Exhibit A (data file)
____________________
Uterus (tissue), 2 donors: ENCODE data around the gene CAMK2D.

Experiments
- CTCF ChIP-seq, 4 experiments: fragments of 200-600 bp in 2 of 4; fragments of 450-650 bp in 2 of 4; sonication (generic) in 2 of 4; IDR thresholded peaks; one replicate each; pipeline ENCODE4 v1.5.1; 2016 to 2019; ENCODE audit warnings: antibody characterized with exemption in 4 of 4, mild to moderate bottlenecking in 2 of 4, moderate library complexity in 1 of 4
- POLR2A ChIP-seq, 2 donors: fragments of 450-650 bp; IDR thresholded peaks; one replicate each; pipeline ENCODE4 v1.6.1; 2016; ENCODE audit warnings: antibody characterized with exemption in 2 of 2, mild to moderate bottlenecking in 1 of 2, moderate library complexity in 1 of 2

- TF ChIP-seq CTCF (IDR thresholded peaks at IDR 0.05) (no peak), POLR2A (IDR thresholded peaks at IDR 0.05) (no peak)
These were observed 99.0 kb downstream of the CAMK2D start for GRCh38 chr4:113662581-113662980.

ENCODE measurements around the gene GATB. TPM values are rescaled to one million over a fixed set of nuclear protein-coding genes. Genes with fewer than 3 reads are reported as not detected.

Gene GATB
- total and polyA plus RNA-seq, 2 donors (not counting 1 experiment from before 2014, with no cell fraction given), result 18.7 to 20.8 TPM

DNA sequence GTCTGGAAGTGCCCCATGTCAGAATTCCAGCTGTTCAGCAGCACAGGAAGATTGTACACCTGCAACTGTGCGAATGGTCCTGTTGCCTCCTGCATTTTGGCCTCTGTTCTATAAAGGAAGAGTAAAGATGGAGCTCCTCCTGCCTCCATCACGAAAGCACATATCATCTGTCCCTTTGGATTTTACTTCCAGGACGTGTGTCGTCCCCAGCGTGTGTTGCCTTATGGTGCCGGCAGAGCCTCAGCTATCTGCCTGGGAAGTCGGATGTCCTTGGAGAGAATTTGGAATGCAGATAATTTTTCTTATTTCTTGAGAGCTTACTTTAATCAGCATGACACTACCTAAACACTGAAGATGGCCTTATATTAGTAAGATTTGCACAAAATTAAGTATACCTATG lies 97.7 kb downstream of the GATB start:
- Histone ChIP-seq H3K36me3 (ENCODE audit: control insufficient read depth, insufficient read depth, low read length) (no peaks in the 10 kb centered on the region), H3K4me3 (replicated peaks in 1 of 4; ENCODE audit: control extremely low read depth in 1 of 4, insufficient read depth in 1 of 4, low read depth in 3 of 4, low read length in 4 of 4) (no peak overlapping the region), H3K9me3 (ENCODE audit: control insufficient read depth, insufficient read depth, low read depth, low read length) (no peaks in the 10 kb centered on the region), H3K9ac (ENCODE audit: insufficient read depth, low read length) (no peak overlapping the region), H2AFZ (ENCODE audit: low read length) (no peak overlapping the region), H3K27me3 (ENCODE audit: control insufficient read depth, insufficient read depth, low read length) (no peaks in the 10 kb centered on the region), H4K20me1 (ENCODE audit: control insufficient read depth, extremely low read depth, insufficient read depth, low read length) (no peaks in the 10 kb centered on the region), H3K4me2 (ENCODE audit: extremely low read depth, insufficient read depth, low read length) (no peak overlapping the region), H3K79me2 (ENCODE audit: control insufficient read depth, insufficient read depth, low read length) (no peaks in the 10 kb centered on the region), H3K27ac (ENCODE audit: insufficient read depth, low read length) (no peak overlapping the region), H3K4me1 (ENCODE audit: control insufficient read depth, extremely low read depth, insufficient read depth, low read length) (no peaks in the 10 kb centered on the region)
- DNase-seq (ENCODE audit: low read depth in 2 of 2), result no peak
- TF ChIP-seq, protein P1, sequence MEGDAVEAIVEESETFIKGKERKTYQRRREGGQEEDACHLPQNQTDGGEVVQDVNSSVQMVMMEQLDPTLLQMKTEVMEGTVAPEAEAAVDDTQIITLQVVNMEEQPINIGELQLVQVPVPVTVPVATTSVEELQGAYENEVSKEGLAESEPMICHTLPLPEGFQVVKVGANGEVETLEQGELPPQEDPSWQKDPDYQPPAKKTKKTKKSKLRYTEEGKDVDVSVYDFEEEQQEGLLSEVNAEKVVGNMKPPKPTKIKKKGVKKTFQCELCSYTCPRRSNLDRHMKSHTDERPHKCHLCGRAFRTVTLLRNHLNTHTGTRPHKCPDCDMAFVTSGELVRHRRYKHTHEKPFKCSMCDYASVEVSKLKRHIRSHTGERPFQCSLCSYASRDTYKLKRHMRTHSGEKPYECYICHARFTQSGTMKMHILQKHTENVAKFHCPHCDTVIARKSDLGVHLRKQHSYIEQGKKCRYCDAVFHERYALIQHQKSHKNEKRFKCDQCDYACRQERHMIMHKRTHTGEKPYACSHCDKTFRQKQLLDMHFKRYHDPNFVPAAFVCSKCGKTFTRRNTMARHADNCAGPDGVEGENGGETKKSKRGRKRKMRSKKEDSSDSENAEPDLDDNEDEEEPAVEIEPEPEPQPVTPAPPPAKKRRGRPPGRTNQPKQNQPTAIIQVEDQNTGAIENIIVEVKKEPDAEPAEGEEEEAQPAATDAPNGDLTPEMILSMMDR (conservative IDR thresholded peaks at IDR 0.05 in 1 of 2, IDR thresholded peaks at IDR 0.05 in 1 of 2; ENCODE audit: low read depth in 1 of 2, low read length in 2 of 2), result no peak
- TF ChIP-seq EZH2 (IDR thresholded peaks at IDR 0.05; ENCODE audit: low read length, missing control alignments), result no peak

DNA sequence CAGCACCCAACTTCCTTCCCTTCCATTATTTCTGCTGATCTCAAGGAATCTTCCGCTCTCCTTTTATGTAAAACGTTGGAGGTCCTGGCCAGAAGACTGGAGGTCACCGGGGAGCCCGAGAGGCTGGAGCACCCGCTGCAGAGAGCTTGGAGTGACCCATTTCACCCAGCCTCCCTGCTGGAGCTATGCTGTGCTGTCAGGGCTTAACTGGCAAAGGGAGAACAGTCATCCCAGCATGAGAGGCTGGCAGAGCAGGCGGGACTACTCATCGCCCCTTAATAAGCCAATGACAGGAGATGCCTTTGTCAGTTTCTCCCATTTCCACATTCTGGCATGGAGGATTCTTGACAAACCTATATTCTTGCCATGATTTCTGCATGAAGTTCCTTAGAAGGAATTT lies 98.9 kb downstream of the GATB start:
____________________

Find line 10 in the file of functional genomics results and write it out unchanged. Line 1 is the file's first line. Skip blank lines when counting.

DNA sequence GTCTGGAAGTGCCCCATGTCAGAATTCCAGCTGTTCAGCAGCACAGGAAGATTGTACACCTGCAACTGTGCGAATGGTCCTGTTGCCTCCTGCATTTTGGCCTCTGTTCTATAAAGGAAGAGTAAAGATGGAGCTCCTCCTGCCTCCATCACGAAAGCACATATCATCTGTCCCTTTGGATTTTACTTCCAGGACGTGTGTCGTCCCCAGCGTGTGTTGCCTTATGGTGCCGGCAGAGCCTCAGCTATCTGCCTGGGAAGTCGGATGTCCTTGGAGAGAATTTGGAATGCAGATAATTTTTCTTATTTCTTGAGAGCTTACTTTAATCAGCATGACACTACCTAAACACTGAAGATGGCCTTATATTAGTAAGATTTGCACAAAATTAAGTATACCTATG lies 97.7 kb downstream of the GATB start: